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From 1939 to 1979, there were 7,332 features made in Hollywood and only 14 were directed by women, the DGA calculated. Luckily, Kathryn Bigelow, now 65, arrived as things were changing.
She’d grown up an only child near what is now Silicon Valley (her mother was a librarian, her father a paint factory manager) and studied painting. Acceptance at the Whitney’s Independent Study Program (Susan Sontag and Robert Rauschenberg were teachers) brought her to New York in 1971. (For cash, she and composer Philip Glass, then a cab driver, had a deal where they renovated lofts. He did the plumbing; she sanded floors.) Bigelow has said she then “went to films, as anybody does, for entertainment.” A scholarship to Columbia’s film school (where Milos Forman was co-chairman) fast-tracked her into filmmaking.
The 1982 outlaw-biker film she co-directed, The Loveless (in which Willem Dafoe made his acting debut), was her first feature and brought Bigelow into that smallest of tribes: women directors. She went solo on 1987’s Near Dark, an ahead-of-its-time vampire Western. “I saw Point Break and was immediately in awe of Kathryn’s directing talents,” says Sherry Lansing of Bigelow’s cult 1991 surf-crime thriller. “But at the time, the path for a woman director was not an easy one. Fortunately, she had the talent and perseverance to overcome any obstacles.”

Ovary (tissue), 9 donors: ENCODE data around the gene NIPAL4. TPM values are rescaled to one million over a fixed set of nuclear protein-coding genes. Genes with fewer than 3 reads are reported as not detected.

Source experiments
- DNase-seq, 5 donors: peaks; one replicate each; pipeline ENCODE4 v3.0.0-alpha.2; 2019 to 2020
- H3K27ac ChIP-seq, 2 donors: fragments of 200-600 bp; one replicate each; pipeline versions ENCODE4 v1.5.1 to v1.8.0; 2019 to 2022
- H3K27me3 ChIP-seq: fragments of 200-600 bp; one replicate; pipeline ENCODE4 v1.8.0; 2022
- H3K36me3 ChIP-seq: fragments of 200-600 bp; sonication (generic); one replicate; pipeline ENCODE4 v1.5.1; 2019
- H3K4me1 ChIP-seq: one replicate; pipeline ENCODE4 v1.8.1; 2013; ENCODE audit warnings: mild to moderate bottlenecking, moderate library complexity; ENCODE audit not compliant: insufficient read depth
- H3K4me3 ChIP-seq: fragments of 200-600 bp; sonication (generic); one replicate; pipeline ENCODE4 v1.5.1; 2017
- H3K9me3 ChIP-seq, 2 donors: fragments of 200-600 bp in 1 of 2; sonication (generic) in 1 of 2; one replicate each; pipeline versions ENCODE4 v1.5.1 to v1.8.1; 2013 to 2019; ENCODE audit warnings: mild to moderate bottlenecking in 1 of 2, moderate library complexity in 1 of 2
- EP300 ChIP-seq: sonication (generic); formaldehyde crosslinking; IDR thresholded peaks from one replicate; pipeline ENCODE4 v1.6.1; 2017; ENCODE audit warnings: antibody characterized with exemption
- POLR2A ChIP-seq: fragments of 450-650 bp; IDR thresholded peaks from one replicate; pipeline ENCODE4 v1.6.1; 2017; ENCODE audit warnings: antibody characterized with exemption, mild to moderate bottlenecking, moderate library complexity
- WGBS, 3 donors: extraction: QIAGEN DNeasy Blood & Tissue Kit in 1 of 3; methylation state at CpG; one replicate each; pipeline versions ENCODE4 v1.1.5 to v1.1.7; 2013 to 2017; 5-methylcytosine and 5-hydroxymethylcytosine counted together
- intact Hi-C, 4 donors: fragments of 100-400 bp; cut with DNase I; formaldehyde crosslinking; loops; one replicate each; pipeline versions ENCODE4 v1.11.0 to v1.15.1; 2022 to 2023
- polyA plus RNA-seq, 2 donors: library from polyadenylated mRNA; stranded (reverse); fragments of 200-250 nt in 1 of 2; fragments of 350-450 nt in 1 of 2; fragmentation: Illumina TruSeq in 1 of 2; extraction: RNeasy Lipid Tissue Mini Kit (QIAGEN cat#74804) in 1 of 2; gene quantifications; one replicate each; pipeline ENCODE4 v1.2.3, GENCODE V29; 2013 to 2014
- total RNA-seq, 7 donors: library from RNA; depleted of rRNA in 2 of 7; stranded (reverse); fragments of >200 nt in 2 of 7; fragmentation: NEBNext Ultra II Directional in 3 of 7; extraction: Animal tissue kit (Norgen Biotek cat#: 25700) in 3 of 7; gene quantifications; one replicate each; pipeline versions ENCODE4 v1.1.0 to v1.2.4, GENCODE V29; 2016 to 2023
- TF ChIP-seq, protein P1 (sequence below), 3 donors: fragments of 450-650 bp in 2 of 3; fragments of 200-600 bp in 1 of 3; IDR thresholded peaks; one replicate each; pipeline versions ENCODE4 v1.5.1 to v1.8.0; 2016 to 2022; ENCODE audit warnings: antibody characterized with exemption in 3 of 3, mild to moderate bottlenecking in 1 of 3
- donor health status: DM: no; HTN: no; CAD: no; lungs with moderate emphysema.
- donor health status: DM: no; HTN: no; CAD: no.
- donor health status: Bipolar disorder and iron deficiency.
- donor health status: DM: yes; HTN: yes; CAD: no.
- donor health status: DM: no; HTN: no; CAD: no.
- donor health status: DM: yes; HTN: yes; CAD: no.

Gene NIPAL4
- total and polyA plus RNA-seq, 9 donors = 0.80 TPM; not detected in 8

While some of Bigelow’s films have been financial successes (2012’s Zero Dark Thirty and Break are her top moneymakers), and others have not (2002’s K-19: The Widowmaker, cost $100 million, or $134 million today, but made just $66 million globally, or $89 million today), it’s 2009’s The Hurt Locker that secured her place in history. The Iraq War film premiered at Venice, where THR described it as “muscularly directed.”
Besides Bigelow, only three women have been nominated for directing Oscars (Lina Wertmuller, Jane Campion and Sofia Coppola). Bigelow’s the only one to win — quite notably in a year when her ex-husband, James Cameron, was the favorite, for Avatar.
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